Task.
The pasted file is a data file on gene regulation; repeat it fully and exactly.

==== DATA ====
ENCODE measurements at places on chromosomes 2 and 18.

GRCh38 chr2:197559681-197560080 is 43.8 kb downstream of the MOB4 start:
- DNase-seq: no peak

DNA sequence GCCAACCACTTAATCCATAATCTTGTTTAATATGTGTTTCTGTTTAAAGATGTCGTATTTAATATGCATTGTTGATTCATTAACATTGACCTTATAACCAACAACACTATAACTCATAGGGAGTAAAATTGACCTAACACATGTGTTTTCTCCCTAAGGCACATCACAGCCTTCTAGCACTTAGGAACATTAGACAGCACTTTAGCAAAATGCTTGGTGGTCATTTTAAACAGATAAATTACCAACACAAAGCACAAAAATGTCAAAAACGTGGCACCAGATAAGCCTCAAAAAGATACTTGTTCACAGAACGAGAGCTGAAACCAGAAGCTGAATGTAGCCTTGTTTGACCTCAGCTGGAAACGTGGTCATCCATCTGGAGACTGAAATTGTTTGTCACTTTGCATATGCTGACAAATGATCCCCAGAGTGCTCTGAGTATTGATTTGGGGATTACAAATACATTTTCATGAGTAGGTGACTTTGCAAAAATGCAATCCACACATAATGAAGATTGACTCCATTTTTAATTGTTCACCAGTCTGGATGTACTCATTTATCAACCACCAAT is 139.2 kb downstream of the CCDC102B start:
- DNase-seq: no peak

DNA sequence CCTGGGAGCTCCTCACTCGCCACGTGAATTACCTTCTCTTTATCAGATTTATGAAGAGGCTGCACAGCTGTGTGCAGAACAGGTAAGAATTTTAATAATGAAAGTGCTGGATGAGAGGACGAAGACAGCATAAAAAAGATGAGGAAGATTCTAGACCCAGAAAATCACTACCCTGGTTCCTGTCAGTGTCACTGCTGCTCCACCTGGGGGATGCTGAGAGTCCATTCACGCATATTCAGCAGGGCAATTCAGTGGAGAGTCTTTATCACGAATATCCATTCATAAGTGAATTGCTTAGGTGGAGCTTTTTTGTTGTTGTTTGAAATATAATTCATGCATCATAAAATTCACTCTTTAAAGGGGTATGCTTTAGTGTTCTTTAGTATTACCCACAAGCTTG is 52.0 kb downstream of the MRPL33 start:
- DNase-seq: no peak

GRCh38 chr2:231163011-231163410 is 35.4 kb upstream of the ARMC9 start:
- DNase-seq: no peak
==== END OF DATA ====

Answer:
ENCODE measurements at places on chromosomes 2 and 18.

GRCh38 chr2:197559681-197560080 is 43.8 kb downstream of the MOB4 start:
- DNase-seq: no peak

DNA sequence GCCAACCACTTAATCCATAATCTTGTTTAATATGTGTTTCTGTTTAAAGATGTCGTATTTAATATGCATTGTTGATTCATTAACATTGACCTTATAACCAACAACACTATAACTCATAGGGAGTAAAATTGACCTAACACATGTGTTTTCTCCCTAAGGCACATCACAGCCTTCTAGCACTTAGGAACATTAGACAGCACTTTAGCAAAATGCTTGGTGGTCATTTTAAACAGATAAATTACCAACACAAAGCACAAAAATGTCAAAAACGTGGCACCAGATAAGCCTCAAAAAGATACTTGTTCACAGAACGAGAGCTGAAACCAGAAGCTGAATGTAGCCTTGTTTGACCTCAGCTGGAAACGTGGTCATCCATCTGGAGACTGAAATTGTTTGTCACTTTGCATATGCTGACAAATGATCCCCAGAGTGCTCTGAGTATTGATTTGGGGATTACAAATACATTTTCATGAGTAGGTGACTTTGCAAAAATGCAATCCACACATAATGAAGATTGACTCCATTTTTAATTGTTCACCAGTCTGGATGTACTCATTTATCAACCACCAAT is 139.2 kb downstream of the CCDC102B start:
- DNase-seq: no peak

DNA sequence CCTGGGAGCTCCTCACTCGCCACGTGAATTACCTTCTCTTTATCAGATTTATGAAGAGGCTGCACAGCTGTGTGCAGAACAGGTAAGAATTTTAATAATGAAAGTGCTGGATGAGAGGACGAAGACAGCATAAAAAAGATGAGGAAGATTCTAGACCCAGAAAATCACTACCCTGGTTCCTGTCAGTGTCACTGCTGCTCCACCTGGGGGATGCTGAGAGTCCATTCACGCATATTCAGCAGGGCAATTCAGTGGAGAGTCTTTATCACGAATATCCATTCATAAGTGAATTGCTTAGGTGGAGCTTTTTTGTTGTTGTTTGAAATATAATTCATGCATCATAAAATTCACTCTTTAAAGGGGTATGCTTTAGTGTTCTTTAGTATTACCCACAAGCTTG is 52.0 kb downstream of the MRPL33 start:
- DNase-seq: no peak

GRCh38 chr2:231163011-231163410 is 35.4 kb upstream of the ARMC9 start:
- DNase-seq: no peak